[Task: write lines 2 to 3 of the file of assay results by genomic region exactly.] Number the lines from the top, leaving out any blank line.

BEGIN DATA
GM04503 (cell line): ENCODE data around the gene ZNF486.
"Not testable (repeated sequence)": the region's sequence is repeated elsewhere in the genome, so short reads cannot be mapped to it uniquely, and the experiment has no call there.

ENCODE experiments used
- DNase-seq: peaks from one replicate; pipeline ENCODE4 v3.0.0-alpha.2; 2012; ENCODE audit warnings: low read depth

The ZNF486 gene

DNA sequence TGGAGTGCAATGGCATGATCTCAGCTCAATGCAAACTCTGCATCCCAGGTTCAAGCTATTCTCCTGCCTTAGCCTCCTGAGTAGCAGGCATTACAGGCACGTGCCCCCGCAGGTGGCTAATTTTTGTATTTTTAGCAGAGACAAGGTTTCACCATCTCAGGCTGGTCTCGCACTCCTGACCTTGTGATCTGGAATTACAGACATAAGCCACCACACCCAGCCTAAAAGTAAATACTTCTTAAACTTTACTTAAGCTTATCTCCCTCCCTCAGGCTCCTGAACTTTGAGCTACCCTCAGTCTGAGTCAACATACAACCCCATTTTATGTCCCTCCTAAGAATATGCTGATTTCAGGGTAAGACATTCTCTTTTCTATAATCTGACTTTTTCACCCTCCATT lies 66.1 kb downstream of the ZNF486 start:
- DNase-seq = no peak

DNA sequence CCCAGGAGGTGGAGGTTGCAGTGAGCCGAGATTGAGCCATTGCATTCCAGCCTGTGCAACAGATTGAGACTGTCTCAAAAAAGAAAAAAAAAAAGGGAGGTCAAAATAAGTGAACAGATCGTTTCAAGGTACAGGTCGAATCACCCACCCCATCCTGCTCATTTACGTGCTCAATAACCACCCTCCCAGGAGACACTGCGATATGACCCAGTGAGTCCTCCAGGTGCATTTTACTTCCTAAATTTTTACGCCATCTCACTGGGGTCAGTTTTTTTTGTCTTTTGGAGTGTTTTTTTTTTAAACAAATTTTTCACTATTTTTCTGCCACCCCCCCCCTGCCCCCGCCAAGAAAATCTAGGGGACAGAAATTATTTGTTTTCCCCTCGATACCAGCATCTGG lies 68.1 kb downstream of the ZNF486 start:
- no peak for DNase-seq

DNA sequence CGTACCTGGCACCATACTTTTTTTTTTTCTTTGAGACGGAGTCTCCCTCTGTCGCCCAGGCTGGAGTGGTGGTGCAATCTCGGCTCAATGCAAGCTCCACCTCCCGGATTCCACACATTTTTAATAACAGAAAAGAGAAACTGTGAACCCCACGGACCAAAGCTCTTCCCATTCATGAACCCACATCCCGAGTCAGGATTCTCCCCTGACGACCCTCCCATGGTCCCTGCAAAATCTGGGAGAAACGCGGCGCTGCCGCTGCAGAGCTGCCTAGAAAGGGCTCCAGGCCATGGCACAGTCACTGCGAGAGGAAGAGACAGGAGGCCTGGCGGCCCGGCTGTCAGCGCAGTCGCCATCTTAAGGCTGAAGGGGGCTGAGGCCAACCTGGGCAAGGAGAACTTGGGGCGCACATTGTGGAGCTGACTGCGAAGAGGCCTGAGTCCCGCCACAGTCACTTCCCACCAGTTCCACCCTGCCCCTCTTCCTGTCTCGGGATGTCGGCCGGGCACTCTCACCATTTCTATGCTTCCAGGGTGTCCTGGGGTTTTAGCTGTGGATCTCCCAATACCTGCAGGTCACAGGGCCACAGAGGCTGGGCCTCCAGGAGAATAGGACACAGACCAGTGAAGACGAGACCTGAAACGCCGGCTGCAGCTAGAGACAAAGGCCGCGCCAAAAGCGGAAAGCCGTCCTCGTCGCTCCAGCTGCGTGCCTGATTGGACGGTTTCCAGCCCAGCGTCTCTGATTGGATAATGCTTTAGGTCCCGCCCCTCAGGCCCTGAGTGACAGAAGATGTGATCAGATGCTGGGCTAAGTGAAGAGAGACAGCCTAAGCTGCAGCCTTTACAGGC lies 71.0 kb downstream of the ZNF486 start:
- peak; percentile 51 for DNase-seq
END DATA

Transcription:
"Not testable (repeated sequence)": the region's sequence is repeated elsewhere in the genome, so short reads cannot be mapped to it uniquely, and the experiment has no call there.

ENCODE experiments used